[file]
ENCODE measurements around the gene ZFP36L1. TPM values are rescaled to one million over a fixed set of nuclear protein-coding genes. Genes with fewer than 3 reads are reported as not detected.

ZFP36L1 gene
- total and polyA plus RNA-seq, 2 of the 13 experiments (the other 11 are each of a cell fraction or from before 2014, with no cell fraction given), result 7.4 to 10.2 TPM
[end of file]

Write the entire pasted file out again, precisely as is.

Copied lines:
ENCODE measurements around the gene ZFP36L1. TPM values are rescaled to one million over a fixed set of nuclear protein-coding genes. Genes with fewer than 3 reads are reported as not detected.

ZFP36L1 gene
- total and polyA plus RNA-seq, 2 of the 13 experiments (the other 11 are each of a cell fraction or from before 2014, with no cell fraction given), result 7.4 to 10.2 TPM